Monday, June 15, 2009

Helmets: What are they good for?

On CBC radio the other week they were talking about the problem with cyclists. Finally, I thought, those damn cyclists were going to get their comeuppance, the way they take up space on the road, forcing you to wait behind their slow asses or veer into the next lane to get around them, the way they use the left-hand lane to turn left just like cars do.

But no, the people were upset about cyclists not wearing helmets and doing things like riding on the sidewalk. I had to turn it off. I've long been a proponent that cyclists should have no rights whatsoever – for their own safety. It's the way I ride a bike. I agree helmets should be mandatory if you force the cyclists onto crowded streets and make them drive like cars. But take away one and you can take away the other.

I wrote about this in 1995. And it went something like this...
THE SPORTS GUY – June 22-29, 1995

by Guy MacPherson

Attention all cyclists: You have 15 months to crack your head open on the pavement without the fear of penalty of law. As of September 1996, the wearing of helmets will be made mandatory for anyone riding a bicycle. Is it a good thing? Oh, probably. But that doesn’t mean I like it.

I’m sure it will grow on me, just like the seatbelt law did. Thanks to Big Brother, I now buckle up each and every time I get into a car. It makes things awkward when I only want to vacuum the interior, but I just don’t feel safe otherwise.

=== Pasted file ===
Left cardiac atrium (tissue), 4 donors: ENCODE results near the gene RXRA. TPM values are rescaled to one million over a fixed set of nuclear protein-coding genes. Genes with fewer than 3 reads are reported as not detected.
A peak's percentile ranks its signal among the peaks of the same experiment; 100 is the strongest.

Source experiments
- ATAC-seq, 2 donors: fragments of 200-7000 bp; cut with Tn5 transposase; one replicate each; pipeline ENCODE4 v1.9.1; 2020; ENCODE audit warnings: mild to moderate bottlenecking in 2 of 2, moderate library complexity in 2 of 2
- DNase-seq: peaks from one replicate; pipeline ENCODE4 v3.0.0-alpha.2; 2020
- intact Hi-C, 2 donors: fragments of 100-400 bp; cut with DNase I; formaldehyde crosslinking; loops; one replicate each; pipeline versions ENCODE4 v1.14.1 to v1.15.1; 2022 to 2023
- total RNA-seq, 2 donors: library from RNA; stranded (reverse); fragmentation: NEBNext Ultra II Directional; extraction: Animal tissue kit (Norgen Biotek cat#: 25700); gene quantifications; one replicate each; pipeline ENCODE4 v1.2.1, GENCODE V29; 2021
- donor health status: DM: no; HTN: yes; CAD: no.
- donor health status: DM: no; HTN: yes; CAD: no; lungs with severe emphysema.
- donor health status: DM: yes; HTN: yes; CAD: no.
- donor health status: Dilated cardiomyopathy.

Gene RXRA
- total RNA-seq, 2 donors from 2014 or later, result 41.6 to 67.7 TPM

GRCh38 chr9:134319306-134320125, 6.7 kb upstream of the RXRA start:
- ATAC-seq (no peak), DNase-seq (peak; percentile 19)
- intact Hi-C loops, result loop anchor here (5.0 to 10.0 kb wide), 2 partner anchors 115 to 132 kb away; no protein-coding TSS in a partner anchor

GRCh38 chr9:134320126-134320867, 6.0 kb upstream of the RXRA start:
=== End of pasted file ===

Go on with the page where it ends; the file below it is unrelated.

It’s odd that these laws are passed for our safety and not a peep is heard from opponents. The federal government tries to pass a law banning certain firearms and making registration of all other guns mandatory, and every kook out there takes it as a violation of their rights as neighbours of the shoot-’em-up U.S. of A. In Amerika you can ride free as an uncaged helmetless bird on a motorbike, for heaven’s sake. Where are the Reform nuts on this issue?

And, irony of ironies, the helmet law is announced the very week that the feds have instructed police to stop charging people with possession of drugs. The citizens are permitted to mess their brains up with narcotics, but not with their bikes. Go figure.

I like riding slowly, carefully, defensively, with the wind blowing through me, er, scalp. I realize I may be tempting fate, but I’ve been riding lidless for 25 years with no great harm to my person. I am aware of the dangers: a human skull can be shattered by an impact of 7 to 10 kilometres per hour; helmets reduce the risk of head injury by 85 percent and brain injury by 88 percent. That’s why I’m never in too much of a hurry on my bike. I ride on the roads when I feel it’s safe and take to the sidewalks when there’s too much vehicular traffic. I will never agree to follow the same rules cars must adhere to. The way I figure it, the chances of me getting scrunched by a bus are greater than me scrunching a pedestrian.